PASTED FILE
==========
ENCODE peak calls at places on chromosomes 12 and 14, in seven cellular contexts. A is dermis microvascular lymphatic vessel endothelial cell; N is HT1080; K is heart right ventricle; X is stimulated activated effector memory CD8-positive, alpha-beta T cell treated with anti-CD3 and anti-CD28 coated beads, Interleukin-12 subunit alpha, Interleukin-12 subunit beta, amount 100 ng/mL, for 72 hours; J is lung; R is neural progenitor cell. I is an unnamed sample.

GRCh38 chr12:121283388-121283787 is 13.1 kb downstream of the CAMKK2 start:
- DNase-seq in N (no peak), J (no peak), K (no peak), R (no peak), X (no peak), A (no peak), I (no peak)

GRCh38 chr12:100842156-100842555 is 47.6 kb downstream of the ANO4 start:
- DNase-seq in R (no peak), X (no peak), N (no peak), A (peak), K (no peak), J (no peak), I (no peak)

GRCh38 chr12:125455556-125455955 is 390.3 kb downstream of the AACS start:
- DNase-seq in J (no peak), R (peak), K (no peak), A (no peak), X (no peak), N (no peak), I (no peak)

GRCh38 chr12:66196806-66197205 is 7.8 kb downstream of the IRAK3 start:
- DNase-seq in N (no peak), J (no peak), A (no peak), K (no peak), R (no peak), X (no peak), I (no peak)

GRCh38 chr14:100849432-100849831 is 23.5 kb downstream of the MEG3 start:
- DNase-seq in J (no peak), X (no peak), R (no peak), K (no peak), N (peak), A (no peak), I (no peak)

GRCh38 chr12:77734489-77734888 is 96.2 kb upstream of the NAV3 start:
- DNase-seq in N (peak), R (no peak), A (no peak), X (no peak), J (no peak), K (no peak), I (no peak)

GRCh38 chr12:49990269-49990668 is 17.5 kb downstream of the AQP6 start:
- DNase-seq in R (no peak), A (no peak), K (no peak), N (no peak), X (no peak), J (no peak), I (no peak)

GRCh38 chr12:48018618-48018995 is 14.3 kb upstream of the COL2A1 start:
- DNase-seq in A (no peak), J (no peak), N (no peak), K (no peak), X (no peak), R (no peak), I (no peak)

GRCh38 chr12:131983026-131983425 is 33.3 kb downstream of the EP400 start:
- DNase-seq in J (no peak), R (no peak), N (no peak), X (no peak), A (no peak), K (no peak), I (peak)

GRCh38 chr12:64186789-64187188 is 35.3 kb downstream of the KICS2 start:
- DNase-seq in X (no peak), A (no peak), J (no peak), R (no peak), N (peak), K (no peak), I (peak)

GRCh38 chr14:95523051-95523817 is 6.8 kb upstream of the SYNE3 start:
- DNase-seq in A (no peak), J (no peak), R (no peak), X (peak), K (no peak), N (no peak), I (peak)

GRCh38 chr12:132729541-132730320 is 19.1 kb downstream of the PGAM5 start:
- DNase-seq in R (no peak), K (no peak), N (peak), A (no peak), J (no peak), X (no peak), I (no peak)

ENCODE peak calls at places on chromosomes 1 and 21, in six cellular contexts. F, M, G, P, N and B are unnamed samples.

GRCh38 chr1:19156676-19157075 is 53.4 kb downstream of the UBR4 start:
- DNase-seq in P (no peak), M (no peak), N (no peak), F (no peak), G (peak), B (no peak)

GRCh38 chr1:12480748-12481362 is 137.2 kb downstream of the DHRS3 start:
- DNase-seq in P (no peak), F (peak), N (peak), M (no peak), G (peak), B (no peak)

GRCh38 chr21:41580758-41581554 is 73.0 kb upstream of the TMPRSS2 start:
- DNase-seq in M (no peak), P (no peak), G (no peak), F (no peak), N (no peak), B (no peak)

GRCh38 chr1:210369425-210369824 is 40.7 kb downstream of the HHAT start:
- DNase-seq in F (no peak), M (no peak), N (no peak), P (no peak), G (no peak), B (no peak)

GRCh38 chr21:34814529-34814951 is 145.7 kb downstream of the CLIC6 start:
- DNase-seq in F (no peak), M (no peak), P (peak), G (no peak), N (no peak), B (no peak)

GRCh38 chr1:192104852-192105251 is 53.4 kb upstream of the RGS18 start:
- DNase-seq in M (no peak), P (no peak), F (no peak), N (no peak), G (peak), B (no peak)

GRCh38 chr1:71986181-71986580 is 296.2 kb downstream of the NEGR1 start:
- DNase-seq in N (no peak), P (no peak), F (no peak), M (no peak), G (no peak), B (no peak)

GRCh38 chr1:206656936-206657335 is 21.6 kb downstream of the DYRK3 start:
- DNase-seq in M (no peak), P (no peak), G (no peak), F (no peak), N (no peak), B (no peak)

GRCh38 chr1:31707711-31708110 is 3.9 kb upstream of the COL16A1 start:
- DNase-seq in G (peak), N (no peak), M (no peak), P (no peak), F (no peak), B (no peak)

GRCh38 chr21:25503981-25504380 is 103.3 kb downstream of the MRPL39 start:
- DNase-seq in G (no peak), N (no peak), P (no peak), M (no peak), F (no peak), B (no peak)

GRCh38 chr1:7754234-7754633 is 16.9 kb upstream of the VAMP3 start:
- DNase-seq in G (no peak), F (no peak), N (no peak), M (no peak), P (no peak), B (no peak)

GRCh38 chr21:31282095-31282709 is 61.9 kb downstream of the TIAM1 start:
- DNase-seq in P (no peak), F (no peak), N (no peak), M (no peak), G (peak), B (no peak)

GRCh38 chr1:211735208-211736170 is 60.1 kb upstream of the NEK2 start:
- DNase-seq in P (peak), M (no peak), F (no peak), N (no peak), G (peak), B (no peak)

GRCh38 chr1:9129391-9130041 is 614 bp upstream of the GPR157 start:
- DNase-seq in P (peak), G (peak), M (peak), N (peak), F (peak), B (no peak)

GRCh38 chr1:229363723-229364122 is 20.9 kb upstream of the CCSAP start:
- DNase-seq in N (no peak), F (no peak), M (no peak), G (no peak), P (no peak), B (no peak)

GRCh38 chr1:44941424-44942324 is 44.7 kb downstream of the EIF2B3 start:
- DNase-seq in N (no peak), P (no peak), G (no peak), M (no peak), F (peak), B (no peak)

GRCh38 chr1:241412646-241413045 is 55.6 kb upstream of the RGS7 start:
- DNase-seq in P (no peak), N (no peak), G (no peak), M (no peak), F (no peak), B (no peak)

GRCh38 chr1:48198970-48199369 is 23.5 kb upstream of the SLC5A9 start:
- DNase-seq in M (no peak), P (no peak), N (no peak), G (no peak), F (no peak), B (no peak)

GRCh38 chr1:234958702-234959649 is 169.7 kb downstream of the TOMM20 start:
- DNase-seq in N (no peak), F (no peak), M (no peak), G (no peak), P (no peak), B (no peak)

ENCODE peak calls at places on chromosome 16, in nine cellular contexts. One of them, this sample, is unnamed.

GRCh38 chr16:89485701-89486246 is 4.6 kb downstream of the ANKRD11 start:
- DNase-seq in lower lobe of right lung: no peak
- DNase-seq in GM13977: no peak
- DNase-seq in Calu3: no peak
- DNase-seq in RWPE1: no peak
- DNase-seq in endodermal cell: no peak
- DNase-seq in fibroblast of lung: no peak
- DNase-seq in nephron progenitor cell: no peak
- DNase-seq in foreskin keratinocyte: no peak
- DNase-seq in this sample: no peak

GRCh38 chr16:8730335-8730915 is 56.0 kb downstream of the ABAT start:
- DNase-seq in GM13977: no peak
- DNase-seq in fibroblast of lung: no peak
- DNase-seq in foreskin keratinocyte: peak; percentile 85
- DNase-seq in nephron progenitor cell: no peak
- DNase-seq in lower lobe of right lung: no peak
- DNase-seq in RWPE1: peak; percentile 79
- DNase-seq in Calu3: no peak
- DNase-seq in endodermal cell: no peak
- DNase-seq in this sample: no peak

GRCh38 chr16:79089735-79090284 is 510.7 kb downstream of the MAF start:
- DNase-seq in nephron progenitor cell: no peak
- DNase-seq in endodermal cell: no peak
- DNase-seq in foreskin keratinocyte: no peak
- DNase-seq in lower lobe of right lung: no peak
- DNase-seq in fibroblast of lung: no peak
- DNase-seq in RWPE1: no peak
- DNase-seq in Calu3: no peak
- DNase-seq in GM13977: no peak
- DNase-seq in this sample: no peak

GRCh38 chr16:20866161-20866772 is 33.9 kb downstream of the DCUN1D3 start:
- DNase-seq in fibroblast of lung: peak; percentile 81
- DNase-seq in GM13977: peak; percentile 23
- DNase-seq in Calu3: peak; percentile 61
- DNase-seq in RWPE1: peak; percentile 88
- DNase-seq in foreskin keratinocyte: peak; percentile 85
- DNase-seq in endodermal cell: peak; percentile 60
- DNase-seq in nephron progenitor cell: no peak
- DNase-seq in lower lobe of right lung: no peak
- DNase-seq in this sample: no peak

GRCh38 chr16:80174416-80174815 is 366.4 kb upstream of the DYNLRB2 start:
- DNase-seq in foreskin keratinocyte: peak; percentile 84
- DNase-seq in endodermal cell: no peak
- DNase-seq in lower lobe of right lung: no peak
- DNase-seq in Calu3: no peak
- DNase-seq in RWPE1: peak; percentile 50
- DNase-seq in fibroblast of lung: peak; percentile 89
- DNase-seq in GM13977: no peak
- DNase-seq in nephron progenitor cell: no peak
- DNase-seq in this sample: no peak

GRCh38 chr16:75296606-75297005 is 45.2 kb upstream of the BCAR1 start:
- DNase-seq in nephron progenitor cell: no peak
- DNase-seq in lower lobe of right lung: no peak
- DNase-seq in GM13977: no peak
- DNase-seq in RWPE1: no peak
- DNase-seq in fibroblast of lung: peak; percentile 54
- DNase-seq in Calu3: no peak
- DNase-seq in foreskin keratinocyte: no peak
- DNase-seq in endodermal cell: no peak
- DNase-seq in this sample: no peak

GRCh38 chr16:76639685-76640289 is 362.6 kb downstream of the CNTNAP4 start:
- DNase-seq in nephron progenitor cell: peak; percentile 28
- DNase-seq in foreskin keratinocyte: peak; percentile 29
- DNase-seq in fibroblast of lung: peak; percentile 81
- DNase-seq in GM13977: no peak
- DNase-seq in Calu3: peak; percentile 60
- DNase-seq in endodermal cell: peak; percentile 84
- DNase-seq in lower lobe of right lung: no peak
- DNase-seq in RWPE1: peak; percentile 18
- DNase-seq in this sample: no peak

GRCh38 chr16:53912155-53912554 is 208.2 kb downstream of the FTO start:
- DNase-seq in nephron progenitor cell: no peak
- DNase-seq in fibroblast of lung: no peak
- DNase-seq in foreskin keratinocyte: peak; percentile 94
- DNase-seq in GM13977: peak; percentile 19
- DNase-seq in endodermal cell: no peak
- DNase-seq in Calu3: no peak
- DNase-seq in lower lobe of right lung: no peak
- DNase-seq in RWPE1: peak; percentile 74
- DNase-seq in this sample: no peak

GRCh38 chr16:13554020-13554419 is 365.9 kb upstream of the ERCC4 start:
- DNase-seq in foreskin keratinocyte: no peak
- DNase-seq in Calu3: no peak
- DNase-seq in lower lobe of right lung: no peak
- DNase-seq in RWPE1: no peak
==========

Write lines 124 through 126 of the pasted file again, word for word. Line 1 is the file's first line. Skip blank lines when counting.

- DNase-seq in endodermal cell: no peak
- DNase-seq in this sample: no peak

GRCh38 chr16:76639685-76640289 is 362.6 kb downstream of the CNTNAP4 start: